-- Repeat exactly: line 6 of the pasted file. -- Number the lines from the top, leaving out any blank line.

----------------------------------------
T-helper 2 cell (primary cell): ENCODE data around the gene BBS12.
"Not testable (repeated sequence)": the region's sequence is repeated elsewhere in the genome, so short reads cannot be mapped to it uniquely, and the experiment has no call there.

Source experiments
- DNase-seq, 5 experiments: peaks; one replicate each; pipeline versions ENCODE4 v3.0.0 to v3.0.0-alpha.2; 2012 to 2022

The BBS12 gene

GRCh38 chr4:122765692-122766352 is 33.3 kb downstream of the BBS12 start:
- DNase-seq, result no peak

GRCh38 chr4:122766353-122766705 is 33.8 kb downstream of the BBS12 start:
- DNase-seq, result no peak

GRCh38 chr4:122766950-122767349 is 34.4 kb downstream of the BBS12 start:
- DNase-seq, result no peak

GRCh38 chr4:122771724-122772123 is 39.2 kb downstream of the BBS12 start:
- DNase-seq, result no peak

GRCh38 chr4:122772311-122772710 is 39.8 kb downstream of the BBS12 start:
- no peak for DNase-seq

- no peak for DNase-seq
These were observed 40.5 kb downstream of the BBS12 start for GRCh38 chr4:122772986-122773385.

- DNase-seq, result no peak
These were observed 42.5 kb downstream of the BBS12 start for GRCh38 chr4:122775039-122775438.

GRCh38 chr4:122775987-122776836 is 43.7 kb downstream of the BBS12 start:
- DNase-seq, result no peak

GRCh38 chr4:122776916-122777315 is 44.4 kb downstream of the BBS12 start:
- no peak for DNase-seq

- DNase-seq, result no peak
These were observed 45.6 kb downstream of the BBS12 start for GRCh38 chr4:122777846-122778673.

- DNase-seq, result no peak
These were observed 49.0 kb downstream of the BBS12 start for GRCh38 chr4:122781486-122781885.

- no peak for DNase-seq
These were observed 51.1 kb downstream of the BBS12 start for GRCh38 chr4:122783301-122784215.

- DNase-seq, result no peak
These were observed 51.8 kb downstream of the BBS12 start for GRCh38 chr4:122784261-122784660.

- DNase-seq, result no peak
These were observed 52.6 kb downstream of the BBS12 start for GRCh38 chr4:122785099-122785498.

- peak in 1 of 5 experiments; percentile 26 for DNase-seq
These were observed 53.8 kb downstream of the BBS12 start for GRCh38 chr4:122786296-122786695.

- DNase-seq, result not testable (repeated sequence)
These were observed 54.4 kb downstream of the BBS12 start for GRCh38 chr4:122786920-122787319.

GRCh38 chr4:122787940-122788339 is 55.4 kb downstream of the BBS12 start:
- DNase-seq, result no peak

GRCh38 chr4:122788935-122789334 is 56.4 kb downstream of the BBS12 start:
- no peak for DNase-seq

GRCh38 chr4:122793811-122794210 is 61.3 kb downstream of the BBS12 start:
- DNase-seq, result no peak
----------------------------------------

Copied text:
GRCh38 chr4:122765692-122766352 is 33.3 kb downstream of the BBS12 start: